^ Creek, Jennifer; Lougher, Lesley (2008). "Goal setting". Occupational therapy and mental health (4th ed.). Edinburgh; New York: Churchill Livingstone Elsevier. pp. 111–113 (112). ISBN 9780443100277. OCLC 191890638. Client goals are usually set on two or three levels. Long-term goals are the overall goals of the intervention, the reasons why the client is being offered help and the expected outcome of intervention... Intermediate goals may be clusters of skills to be developed, attitudes to be changed or barriers to be overcome on the way to achieving the main goals... Short-term goals are the small steps on the way to achieving major goals.
Sharlyn Lauby is the HR Bartender, whose blog is a friendly place to discuss workplace issues. HR Bartender has been recognized as one of the Top 5 Blogs Read by HR professionals by the Society for Human Resource Management (SHRM). When she's not tending bar, Sharlyn is president of ITM Group, Inc., which specializes in training solutions to help clients retain and engage talent. For the Saba blog, Sharlyn writes about HR trends and best practices that impact employee engagement and performance. She is the author of "Manager Onboarding: 5 Steps for Setting New Leaders Up for Success" and "The Recruiter's Handbook: A Complete Guide for Sourcing, Selecting, and Engaging the Best Talent", which are available on Amazon. Her personal goal in life is to find the best cheeseburger on the planet.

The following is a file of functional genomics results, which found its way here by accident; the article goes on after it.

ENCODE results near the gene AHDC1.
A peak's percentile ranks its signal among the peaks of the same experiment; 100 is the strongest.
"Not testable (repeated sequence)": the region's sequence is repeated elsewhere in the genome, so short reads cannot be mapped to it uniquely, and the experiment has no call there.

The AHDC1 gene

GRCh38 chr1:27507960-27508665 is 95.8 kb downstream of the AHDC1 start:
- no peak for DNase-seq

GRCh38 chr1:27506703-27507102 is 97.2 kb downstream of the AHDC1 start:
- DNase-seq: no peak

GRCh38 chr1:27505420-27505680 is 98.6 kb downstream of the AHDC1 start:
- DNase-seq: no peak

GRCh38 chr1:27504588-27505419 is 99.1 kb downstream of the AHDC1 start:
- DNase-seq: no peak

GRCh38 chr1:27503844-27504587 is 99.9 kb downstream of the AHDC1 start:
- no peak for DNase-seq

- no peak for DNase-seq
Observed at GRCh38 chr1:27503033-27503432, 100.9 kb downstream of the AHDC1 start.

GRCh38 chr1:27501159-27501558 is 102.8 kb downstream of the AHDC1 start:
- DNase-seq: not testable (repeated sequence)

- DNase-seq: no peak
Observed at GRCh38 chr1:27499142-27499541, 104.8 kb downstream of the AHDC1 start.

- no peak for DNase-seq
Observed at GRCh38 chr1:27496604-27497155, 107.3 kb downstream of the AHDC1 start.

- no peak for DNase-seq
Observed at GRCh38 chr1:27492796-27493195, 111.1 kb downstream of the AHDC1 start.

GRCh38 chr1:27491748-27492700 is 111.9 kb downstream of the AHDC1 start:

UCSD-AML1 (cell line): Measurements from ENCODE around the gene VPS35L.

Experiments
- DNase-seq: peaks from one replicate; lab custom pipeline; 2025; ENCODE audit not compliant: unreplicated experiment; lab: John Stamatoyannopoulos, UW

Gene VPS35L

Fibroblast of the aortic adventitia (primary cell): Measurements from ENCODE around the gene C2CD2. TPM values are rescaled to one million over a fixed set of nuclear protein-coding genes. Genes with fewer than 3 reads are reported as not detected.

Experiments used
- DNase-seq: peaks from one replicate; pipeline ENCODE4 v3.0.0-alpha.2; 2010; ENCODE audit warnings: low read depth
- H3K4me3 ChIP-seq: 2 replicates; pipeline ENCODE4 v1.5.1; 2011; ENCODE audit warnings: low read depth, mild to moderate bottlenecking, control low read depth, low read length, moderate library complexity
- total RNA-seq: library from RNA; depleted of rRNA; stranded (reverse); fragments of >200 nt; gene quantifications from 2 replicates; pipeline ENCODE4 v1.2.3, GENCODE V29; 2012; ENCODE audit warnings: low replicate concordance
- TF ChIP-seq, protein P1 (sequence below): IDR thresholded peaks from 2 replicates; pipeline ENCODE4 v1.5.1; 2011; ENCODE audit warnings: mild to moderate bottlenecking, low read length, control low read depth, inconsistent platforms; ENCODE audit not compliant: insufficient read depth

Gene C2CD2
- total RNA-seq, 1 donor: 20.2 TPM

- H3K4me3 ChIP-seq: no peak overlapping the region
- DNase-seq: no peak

If you’re working towards becoming fit and you have set the smaller goals “to eat more healthily,” “to run a 5K,” and “to swim 1 mile, 3 days per week,” you may find that you do not have the time or energy to do all of those things at once. You can prioritize; if you want to run a marathon, first running a 5K may be more important to your goal than swimming every week. You may want to continue eating better, because that is good for your overall health in addition to helping you run.
Some coaches recommend establishing specific, measurable, achievable, relevant, and time-bounded (SMART) objectives, but not all researchers agree that these SMART criteria are necessary.[6] The SMART framework does not include goal difficulty as a criterion; in the goal-setting theory of Locke and Latham, it is recommended to choose goals within the 90th percentile of difficulty, based on the average prior performance of those that have performed the task.[7][3]
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